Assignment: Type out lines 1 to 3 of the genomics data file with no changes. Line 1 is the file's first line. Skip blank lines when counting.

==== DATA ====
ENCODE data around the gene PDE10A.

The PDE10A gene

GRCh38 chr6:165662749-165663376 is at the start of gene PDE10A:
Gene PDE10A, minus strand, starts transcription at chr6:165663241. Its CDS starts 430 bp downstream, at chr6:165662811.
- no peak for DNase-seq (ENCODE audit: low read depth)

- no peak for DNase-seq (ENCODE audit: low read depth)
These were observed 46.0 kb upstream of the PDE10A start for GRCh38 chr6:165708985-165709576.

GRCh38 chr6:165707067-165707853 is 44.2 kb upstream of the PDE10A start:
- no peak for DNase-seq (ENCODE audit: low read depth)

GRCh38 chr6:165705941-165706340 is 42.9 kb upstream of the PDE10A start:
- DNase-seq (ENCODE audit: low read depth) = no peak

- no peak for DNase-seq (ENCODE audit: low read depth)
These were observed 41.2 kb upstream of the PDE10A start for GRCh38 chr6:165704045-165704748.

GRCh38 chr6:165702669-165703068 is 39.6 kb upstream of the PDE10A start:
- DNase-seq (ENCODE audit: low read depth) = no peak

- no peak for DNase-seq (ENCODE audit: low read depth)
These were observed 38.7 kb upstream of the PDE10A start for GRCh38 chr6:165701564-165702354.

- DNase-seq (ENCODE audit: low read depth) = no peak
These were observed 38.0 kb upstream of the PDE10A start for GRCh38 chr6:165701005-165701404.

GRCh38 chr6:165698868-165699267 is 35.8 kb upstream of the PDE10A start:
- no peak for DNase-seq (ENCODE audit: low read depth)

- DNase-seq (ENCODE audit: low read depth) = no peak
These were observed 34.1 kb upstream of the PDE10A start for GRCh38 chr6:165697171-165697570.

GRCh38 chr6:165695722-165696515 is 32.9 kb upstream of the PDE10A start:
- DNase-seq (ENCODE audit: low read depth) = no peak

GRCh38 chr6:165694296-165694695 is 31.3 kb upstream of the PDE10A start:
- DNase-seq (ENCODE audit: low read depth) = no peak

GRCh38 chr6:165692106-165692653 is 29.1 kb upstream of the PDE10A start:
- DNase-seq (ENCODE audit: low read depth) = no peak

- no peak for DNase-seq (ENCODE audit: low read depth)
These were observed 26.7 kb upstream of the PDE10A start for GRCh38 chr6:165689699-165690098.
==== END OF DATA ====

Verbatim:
ENCODE data around the gene PDE10A.

The PDE10A gene

GRCh38 chr6:165662749-165663376 is at the start of gene PDE10A: